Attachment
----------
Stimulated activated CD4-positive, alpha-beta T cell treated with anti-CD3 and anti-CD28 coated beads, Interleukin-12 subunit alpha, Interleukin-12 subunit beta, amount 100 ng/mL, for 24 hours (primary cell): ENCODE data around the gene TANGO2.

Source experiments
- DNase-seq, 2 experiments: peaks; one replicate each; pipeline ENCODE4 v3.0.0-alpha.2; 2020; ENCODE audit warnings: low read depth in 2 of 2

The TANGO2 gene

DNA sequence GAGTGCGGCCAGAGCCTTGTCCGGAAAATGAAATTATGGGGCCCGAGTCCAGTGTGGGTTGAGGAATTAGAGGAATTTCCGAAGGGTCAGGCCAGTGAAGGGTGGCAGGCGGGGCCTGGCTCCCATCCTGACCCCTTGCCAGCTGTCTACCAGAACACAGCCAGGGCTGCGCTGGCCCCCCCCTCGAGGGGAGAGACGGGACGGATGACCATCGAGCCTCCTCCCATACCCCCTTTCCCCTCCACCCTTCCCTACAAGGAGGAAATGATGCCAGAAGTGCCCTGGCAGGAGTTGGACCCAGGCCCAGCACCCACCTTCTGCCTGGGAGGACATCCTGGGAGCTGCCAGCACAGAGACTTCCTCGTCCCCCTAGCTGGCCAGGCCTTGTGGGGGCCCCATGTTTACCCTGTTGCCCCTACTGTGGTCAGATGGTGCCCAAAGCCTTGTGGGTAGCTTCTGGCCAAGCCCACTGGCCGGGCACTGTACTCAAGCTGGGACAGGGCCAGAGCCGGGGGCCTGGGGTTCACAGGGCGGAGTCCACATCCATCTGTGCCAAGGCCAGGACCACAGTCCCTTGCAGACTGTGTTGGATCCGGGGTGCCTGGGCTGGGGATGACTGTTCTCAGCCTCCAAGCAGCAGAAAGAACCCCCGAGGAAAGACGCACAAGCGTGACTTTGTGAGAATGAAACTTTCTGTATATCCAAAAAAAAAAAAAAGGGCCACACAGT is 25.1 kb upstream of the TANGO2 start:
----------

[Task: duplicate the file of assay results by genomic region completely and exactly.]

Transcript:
Stimulated activated CD4-positive, alpha-beta T cell treated with anti-CD3 and anti-CD28 coated beads, Interleukin-12 subunit alpha, Interleukin-12 subunit beta, amount 100 ng/mL, for 24 hours (primary cell): ENCODE data around the gene TANGO2.

Source experiments
- DNase-seq, 2 experiments: peaks; one replicate each; pipeline ENCODE4 v3.0.0-alpha.2; 2020; ENCODE audit warnings: low read depth in 2 of 2

The TANGO2 gene

DNA sequence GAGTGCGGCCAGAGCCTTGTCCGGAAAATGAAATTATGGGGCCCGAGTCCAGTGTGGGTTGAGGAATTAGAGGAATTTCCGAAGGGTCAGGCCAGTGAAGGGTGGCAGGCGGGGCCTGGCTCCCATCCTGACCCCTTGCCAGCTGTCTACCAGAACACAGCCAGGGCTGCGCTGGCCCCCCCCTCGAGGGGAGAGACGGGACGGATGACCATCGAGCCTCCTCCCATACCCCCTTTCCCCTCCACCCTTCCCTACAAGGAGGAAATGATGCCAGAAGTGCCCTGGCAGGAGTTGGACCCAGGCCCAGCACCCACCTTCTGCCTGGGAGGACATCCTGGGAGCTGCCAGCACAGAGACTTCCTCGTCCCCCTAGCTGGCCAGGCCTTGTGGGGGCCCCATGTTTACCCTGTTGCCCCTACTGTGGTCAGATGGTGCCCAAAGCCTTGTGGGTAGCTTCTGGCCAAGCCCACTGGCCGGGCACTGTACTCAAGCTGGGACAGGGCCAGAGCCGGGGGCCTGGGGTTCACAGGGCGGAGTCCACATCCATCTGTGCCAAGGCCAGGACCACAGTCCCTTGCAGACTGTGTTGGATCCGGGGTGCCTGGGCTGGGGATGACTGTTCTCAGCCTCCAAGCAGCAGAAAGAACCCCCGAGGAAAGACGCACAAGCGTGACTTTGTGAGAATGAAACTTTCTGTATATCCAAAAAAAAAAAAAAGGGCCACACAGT is 25.1 kb upstream of the TANGO2 start: